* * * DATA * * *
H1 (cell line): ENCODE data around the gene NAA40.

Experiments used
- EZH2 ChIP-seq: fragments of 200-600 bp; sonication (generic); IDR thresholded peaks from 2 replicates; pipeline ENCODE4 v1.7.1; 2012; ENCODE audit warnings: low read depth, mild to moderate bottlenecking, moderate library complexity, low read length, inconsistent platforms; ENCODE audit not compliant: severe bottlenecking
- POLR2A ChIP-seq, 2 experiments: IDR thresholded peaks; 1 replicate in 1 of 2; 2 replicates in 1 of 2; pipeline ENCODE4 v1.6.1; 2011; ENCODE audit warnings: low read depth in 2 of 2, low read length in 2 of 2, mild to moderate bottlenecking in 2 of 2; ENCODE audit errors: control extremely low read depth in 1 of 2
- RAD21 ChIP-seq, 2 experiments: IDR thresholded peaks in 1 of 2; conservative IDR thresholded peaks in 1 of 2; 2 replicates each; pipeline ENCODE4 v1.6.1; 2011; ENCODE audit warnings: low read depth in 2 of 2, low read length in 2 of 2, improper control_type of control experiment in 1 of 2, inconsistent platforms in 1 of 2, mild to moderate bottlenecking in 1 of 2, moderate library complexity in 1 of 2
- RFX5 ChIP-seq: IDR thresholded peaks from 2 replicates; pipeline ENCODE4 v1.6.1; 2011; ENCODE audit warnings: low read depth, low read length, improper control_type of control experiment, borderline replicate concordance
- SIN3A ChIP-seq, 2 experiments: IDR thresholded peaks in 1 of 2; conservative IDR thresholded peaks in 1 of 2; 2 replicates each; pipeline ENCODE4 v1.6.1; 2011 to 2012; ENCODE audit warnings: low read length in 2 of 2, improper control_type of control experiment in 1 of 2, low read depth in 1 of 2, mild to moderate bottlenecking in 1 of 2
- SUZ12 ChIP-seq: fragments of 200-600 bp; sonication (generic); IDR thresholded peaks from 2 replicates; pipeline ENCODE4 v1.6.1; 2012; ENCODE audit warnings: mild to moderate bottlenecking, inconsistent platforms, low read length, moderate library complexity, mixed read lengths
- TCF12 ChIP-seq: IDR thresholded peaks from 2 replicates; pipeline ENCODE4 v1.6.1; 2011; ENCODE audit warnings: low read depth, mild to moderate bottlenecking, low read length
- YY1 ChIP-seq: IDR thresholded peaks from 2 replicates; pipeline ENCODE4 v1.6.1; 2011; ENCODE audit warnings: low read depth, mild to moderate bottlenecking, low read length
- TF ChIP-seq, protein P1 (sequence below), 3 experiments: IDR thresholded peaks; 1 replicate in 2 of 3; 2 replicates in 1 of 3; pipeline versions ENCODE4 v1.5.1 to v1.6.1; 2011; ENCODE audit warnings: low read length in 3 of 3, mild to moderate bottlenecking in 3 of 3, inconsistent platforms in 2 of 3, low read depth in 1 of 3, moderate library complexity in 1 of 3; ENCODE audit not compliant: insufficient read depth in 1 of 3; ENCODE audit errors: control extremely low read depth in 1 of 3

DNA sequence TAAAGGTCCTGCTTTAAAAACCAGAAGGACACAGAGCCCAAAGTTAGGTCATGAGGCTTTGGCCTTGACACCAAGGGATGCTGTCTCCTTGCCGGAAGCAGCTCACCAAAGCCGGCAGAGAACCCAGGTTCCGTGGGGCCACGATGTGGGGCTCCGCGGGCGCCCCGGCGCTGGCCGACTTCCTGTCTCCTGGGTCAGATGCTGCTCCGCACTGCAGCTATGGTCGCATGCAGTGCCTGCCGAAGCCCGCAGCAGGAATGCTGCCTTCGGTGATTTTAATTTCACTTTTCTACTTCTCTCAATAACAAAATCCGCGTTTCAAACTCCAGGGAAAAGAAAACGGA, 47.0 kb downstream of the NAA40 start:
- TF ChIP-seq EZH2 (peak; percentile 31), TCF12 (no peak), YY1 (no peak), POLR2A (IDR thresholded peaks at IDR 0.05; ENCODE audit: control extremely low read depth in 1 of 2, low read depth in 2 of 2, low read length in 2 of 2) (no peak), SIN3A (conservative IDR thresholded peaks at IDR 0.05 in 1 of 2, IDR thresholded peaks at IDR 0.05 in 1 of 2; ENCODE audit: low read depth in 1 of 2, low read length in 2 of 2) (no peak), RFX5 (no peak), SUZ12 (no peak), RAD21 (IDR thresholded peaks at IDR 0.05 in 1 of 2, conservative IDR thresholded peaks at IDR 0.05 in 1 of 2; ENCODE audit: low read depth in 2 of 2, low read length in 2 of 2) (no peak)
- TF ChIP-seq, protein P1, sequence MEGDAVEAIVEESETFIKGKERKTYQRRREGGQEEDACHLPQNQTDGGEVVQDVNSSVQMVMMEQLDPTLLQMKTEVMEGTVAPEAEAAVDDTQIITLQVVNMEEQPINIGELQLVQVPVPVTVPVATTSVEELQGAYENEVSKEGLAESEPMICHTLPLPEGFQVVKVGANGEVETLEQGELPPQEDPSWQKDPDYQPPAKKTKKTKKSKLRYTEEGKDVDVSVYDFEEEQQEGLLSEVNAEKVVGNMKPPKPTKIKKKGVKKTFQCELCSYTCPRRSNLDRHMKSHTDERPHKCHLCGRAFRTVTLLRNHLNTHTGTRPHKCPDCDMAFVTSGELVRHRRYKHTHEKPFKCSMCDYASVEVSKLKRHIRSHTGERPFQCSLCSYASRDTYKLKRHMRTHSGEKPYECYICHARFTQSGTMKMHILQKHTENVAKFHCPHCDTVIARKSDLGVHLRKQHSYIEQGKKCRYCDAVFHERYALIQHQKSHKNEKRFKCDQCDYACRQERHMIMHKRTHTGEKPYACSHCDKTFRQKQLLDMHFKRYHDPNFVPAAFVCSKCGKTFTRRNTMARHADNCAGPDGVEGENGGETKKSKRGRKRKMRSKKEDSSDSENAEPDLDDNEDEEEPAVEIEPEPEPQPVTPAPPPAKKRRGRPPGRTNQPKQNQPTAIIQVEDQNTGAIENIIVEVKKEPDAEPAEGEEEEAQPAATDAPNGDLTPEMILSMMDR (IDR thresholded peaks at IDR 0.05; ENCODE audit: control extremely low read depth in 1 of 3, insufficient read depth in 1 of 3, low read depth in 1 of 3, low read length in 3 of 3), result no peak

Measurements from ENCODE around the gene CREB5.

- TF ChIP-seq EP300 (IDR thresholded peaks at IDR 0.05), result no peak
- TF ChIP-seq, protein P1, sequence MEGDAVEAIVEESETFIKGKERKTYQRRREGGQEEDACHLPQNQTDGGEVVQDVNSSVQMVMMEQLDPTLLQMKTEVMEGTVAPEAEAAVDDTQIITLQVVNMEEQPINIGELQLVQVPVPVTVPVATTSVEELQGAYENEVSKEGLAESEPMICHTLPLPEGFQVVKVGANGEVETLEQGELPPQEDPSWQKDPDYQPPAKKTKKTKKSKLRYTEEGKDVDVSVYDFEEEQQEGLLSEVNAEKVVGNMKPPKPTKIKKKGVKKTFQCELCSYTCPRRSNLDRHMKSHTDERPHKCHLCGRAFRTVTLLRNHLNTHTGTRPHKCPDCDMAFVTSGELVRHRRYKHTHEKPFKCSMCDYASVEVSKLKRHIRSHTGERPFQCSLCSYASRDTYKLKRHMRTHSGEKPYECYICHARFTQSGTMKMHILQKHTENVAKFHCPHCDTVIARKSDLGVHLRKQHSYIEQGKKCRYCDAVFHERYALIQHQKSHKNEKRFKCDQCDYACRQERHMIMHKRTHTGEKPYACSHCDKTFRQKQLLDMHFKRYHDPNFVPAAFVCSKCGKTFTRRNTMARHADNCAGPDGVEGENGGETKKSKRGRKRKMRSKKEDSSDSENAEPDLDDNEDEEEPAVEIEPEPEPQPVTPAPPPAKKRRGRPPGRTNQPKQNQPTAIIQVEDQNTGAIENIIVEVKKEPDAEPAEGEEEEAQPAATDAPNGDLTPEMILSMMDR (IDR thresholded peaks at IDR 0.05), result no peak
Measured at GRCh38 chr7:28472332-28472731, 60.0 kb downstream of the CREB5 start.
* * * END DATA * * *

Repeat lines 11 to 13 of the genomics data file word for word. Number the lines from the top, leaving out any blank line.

- TF ChIP-seq, protein P1 (sequence below), 3 experiments: IDR thresholded peaks; 1 replicate in 2 of 3; 2 replicates in 1 of 3; pipeline versions ENCODE4 v1.5.1 to v1.6.1; 2011; ENCODE audit warnings: low read length in 3 of 3, mild to moderate bottlenecking in 3 of 3, inconsistent platforms in 2 of 3, low read depth in 1 of 3, moderate library complexity in 1 of 3; ENCODE audit not compliant: insufficient read depth in 1 of 3; ENCODE audit errors: control extremely low read depth in 1 of 3

DNA sequence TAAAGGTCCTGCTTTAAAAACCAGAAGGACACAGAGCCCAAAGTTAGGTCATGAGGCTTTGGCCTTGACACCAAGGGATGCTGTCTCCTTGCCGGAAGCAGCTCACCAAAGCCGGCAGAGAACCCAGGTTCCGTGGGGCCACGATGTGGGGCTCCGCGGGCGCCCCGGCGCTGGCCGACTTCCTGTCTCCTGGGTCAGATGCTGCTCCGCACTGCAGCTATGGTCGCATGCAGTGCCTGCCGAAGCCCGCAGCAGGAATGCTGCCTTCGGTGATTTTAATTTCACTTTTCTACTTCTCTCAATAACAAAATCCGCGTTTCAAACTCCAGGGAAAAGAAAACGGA, 47.0 kb downstream of the NAA40 start:
- TF ChIP-seq EZH2 (peak; percentile 31), TCF12 (no peak), YY1 (no peak), POLR2A (IDR thresholded peaks at IDR 0.05; ENCODE audit: control extremely low read depth in 1 of 2, low read depth in 2 of 2, low read length in 2 of 2) (no peak), SIN3A (conservative IDR thresholded peaks at IDR 0.05 in 1 of 2, IDR thresholded peaks at IDR 0.05 in 1 of 2; ENCODE audit: low read depth in 1 of 2, low read length in 2 of 2) (no peak), RFX5 (no peak), SUZ12 (no peak), RAD21 (IDR thresholded peaks at IDR 0.05 in 1 of 2, conservative IDR thresholded peaks at IDR 0.05 in 1 of 2; ENCODE audit: low read depth in 2 of 2, low read length in 2 of 2) (no peak)